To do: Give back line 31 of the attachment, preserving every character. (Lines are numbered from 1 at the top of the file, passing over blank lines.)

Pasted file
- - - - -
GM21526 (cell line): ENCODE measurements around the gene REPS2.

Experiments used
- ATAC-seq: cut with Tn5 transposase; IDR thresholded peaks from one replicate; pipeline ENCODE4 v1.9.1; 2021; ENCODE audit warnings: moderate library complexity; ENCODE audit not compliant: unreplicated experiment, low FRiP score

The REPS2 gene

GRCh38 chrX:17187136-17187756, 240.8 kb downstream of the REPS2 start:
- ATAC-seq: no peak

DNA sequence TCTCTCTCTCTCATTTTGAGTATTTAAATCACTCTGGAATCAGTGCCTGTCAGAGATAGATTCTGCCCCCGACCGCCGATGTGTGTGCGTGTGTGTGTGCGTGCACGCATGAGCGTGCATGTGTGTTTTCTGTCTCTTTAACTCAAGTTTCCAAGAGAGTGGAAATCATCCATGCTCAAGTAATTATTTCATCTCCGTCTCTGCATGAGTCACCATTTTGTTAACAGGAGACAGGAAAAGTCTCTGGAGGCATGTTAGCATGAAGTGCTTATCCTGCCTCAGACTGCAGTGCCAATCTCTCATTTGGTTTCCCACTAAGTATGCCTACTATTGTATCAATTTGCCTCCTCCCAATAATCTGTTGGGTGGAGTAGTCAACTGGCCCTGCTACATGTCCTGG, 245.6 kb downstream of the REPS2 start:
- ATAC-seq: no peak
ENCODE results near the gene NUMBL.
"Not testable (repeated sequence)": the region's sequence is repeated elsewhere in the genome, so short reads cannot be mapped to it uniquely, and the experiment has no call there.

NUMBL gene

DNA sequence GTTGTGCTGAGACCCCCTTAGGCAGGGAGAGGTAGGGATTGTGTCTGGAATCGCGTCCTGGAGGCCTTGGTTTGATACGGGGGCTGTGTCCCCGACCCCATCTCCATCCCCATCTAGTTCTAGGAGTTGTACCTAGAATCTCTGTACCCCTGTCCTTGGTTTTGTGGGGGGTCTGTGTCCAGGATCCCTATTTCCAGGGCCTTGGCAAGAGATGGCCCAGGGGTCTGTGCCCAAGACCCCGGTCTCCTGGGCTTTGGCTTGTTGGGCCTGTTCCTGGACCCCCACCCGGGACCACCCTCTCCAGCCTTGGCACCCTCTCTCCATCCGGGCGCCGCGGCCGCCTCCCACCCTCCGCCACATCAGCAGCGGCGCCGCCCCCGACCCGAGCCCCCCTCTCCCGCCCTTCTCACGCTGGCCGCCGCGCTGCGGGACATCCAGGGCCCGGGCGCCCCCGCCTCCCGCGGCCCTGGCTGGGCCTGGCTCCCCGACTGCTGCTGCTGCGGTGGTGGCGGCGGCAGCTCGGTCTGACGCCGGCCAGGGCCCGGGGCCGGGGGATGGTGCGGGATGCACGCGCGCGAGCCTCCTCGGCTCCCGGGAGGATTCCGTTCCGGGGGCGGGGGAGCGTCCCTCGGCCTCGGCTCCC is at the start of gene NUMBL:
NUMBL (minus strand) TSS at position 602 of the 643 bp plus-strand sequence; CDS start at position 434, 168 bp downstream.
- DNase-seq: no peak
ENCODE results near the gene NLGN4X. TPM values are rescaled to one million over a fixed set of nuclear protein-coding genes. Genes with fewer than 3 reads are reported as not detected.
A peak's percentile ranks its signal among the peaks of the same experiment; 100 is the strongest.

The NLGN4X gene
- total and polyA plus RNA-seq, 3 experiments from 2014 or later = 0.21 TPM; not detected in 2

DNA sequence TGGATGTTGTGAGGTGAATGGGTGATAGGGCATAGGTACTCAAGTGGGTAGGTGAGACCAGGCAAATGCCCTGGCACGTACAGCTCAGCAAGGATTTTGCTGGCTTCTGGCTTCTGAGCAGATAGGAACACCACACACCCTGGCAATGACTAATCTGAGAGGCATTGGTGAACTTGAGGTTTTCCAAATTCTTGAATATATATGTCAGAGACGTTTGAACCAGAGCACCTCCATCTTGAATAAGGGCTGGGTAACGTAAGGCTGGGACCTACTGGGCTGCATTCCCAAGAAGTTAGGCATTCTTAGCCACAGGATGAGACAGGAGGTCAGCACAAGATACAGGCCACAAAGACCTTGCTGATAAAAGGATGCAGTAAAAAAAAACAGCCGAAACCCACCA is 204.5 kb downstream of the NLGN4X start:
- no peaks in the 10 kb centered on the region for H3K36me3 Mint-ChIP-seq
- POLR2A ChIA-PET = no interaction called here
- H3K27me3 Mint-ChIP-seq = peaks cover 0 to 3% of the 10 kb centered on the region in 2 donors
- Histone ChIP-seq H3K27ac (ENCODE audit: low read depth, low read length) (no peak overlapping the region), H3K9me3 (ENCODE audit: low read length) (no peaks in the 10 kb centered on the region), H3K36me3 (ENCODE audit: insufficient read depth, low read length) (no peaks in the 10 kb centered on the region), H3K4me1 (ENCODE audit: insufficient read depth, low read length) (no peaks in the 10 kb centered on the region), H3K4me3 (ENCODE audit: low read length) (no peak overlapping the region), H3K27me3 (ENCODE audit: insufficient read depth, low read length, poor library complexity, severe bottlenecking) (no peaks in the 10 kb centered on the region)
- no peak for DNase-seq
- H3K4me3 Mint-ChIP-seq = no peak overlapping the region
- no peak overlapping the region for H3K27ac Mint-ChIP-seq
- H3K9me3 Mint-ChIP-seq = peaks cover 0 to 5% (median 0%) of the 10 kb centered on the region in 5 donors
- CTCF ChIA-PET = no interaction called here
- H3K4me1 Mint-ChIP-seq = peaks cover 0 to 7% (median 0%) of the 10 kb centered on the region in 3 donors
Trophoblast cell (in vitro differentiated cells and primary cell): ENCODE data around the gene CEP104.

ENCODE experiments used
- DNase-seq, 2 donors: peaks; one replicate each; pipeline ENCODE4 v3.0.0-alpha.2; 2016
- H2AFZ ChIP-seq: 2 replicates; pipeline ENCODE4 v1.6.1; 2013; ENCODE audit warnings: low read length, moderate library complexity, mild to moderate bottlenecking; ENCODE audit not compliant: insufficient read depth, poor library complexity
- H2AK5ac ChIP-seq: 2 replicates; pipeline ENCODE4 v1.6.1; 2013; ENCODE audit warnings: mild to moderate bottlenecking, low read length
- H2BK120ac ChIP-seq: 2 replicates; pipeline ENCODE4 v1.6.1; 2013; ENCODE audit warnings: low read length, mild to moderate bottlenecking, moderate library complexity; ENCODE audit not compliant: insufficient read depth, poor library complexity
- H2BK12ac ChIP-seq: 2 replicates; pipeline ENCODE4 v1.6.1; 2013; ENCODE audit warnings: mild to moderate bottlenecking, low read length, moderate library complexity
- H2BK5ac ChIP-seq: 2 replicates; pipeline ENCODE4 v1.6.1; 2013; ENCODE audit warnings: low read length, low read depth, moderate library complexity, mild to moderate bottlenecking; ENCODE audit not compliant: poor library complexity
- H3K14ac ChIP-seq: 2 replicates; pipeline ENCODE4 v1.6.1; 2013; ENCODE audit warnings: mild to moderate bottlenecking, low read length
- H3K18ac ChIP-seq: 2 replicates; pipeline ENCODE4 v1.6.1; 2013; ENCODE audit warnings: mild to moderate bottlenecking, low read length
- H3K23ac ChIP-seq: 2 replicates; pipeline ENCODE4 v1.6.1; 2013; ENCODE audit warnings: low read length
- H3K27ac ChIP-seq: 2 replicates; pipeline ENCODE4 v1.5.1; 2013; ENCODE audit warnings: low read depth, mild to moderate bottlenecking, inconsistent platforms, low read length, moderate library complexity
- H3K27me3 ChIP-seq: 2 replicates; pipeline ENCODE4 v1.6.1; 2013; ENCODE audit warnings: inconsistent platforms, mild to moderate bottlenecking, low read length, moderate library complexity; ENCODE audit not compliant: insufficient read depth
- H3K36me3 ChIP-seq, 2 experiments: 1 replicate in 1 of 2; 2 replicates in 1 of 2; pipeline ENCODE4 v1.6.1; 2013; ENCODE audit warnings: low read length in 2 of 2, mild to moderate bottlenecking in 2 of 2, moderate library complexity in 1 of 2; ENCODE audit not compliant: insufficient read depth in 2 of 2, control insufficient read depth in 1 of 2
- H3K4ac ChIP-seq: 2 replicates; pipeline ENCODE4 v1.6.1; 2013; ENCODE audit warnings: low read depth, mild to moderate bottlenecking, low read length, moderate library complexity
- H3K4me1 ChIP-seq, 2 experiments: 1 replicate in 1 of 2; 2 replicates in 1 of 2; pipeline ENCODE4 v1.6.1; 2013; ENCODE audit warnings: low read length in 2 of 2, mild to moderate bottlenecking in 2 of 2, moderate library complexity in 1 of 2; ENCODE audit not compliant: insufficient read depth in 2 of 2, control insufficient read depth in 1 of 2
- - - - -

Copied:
ENCODE experiments used